Tom & Jerry Review – A Bad Movie, A Very Bad Movie



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I’ll make this short and sweet.

Tom & Jerry is a bad movie.

A very bad movie.

Colour me not surprised that the director of Taxi, the 2000s Fantastic Four movies, the Think Like a Man movies, the Ride Along movies, and 2019’s God-awful Shaft movie made a new terrible movie to add to his ever-expanding list of mediocre garbage.

Tim Story is essentially the answer to when directors like Steve McQueen hope that we can get “crappy Black films” and no one can care about them, that being a sign that “…we’re in a good place”. Story is the kind of mediocre and bland director who can put out absolute muck that no-one really cares about, or at least no-one should. But I do care when it’s with Tom & Jerry.

These are two of the oldest and most enduring pop culture characters in history, just behind the Looney Tunes characters. They’ve had dozens of revivals, a hundred-or-so direct-to-DVD animated movies, and even had a theatrical film in 1992 where they both spoke. Needless to say, no one remembers that one.

I understand why Warner Bros. would want a new Tom & Jerry movie. For the simplest reason: money. It’s an established name they can make new content out of and promote to the broadest audience possible and make more than enough to continue on some half-baked franchise which will most likely cave in on itself by the time a sequel comes out. 

If you think I’m wrong, look at The Smurfs. In more ways than I’d like to admit, this new Tom and Jerry movie feels like the terrible Smurfs movies from the early 2010s; live-action and animation hybrids set in New York with a few notable celebrity voices and starring a great mix of talented actors roped into talking to nothing at all for ninety minutes, trying desperately to elevate everything to no avail. Who Framed Roger Rabbit is the only movie where this kind of live-action/animation hybrid thing worked and everyone has tried to match it and they’ve all failed. Can we please stop doing this?

Can we please stop taking these established characters of fifty plus years and regurgitating them to meet painful modern standards? I wasn’t all that surprised at what Tom & Jerry turned out to be because Warner Bros. took this same approach last year with Scoob! by forcing these characters made of and for a specific time into something they just aren’t.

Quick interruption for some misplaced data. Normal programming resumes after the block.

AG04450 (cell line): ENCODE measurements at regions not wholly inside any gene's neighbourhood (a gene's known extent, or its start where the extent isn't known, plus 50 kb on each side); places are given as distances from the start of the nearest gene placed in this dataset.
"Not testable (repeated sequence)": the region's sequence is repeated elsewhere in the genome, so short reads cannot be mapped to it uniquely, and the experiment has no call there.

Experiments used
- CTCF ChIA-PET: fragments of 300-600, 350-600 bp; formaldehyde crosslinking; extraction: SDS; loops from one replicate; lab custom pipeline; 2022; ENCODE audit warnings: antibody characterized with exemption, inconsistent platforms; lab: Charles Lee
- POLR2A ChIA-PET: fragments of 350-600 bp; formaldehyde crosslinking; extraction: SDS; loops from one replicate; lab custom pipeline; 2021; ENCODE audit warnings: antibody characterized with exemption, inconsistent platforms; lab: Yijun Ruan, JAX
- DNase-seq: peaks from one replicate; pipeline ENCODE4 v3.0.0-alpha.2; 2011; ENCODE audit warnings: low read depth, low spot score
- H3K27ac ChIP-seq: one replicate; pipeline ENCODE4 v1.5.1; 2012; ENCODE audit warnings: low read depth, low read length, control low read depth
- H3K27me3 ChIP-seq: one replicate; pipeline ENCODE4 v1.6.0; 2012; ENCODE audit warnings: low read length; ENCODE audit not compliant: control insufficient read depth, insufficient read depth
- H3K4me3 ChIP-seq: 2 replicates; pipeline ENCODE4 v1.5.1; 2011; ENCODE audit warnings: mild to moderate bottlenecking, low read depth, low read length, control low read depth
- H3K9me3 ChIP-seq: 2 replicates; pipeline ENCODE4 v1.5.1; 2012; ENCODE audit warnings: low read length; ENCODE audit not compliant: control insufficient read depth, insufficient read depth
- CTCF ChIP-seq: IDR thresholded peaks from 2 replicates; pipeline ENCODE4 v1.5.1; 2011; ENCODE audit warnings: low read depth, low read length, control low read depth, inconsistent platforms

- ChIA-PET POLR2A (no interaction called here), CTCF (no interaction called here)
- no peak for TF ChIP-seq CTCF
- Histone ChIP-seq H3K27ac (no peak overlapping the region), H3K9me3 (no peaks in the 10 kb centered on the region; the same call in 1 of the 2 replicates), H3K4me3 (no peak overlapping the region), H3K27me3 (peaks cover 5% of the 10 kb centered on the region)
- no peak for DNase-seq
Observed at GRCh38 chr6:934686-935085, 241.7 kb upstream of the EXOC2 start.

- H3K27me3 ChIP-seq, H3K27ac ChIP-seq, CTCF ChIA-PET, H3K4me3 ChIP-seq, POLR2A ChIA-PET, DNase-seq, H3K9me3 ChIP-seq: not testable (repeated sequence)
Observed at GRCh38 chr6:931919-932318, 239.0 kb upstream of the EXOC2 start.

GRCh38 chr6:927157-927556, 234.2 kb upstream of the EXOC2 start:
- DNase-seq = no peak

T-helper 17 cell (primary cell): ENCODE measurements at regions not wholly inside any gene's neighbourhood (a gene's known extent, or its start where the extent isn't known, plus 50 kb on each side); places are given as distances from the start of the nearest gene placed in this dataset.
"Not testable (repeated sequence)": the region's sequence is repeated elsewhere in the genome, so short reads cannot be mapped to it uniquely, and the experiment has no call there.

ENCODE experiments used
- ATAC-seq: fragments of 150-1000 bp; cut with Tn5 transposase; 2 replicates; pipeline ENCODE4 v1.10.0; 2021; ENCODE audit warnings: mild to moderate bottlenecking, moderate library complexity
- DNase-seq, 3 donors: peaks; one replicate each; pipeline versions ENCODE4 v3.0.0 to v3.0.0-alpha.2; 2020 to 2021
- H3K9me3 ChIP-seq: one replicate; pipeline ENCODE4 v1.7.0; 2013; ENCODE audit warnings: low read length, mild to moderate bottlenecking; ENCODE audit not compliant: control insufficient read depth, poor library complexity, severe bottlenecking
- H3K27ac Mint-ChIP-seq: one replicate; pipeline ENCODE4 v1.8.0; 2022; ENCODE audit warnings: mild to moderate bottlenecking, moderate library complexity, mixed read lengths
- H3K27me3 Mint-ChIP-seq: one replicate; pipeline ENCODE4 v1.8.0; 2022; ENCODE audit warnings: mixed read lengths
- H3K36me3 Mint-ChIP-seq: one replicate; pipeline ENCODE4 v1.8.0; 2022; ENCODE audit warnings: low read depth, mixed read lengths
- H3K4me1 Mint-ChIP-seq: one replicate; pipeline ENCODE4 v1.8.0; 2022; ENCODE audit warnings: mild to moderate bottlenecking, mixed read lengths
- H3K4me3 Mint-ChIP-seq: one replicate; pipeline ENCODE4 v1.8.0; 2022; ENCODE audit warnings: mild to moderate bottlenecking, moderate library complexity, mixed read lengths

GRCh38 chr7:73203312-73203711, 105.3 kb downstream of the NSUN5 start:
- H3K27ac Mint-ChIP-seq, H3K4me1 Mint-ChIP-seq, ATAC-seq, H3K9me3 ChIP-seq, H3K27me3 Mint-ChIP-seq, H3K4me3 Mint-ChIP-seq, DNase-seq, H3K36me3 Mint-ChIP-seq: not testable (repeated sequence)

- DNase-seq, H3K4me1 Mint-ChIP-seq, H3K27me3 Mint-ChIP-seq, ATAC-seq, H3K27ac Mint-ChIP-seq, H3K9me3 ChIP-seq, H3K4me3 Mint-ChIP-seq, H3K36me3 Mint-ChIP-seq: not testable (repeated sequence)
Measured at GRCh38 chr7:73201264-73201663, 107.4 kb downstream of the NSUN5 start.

People never loved Tom & Jerry because of their interactions with humans. That was a choice that ended up driving the show into its weakest periods in the 1950s. So why make the choice to have a cast of Chloe Grace-Moretz, Michael Peña, Colin Jost, Pallavi Sharda, Rob Delaney, and Ken Jeong all be dragged into talking and interacting with nothing and driving most of the comedy on-screen when all that people actually care about is seeing Tom and Jerry get into wacky, action-packed, and cartoonishly violent hijinks.

I’m not going to bother explaining the plot because it doesn’t matter. None of this matters. Do I think that Tom and Jerry should have been a theatrical film in the first place? Ultimately, no. Scooby-Doo kind of makes sense as most of the characters are people doing real-world things with an anthropomorphic dog. Looney Tunes almost makes sense because the characters can speak and all interact with one another. But Tom & Jerry do not talk, their stories are barely fiveminutes long per episode, and their only interaction with a person is the only-seen-from-the-knees down housemaid who is nowhere near politically correct today. So what kind of story can you get from that? None.

So Warner Bros., in a desperate attempt to milk an IP for some kind of quick cash, force these characters into disgusting over-produced situations that do not honour their legacy nor do they even remotely entertain the audience. Tom & Jerry is brutally unfunny, wastes a wealth of good acting talent on a demeaning script, and can only hold up it’s slick animation as anything close to a positive attribute. I hated this movie. Tom & Jerry is definitely one of the worst movies of 2021 and an awful waste of anyone’s time.

Director: Tim Story

Cast: Chloë Grace Moretz, Michael Peña, Colin Jost

Writer: Kevin Costello, (based on the characters Tom and Jerryby William Hanna and Joseph Barbera)

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